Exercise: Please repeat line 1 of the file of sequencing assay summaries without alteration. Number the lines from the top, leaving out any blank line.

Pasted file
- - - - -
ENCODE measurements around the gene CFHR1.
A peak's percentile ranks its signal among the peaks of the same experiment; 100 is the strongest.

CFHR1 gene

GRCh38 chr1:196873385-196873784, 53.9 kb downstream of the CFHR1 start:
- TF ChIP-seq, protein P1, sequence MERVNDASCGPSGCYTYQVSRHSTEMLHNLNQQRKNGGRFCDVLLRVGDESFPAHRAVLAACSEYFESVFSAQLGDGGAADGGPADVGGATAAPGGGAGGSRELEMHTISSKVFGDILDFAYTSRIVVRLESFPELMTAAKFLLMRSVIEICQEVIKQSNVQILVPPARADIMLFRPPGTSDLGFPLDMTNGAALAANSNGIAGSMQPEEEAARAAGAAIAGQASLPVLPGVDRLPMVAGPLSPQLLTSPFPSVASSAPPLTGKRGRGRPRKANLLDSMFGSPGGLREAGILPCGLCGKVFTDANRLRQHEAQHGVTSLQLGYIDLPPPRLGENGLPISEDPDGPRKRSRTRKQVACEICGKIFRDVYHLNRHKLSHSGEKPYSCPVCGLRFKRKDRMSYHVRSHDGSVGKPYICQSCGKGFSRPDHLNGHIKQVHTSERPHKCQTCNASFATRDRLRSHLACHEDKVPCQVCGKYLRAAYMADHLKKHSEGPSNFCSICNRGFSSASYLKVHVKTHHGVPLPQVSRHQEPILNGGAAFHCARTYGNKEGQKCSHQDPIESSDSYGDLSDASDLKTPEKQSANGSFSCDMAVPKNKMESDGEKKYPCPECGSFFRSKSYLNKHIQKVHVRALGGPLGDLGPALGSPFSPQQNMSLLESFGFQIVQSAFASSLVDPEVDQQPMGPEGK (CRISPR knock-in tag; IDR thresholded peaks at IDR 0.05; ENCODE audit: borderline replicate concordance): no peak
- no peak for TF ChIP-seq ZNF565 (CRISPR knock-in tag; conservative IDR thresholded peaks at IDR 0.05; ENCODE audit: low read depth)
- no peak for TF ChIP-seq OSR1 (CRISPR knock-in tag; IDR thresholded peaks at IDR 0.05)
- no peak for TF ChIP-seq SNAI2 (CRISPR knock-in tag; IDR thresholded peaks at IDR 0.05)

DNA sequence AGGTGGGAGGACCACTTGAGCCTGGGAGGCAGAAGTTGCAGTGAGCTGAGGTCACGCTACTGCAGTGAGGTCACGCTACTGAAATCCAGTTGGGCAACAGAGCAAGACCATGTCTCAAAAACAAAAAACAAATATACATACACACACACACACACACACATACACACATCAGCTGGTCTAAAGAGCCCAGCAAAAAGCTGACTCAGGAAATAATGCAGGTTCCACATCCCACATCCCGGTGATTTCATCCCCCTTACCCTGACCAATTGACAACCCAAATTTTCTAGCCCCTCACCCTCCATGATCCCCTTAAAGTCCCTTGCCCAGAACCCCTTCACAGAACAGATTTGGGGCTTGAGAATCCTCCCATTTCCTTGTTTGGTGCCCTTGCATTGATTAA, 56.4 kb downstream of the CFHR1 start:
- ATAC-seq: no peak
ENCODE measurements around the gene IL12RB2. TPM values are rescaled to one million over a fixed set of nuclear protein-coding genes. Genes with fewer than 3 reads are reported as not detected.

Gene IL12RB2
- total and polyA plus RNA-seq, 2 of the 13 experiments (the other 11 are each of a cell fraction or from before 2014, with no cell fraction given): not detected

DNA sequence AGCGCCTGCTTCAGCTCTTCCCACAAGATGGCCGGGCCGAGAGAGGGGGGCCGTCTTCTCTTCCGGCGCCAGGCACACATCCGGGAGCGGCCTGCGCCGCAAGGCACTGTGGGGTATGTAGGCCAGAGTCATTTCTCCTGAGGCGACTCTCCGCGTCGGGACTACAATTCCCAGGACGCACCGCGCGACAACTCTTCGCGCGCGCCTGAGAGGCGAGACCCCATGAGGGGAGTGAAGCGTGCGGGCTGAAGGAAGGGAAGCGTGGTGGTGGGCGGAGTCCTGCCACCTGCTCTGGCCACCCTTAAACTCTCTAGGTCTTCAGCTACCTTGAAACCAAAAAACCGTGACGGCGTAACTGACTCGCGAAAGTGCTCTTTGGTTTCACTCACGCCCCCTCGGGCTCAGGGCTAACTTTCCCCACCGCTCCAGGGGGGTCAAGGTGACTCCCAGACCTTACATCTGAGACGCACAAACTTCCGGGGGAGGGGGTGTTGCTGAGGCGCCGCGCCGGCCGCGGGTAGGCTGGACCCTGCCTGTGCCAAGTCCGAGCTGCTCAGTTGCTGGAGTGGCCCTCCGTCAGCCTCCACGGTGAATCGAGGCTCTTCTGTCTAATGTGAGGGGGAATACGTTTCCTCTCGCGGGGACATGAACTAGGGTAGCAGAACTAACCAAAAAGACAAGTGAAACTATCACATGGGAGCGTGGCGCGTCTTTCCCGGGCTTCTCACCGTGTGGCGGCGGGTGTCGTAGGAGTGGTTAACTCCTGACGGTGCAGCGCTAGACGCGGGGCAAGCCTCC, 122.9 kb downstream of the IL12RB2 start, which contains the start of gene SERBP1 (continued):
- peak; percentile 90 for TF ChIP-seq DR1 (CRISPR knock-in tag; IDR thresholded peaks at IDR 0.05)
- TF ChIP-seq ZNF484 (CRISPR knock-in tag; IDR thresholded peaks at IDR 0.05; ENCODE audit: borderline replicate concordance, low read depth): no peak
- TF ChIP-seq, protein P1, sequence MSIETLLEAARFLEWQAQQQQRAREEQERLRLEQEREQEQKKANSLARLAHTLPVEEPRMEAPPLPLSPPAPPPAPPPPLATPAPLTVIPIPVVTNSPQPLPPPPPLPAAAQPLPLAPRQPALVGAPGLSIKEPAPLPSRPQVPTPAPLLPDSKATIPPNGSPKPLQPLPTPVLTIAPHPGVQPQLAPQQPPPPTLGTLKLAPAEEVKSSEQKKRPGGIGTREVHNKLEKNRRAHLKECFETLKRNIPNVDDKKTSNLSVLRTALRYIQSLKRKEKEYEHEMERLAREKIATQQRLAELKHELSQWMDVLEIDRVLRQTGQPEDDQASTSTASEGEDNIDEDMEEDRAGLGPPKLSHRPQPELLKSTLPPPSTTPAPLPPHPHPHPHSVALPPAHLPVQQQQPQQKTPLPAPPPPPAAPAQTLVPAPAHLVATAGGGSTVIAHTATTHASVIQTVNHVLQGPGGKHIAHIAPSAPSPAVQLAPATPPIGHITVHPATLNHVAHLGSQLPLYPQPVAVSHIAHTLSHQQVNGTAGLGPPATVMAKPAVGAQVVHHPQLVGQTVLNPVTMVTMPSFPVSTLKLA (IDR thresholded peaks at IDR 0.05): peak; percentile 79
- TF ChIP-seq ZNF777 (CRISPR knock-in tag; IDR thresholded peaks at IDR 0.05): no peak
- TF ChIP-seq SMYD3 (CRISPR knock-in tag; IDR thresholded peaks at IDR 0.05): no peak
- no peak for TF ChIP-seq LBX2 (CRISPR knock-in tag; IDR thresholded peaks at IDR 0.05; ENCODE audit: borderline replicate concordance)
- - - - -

ENCODE measurements around the gene CFHR1.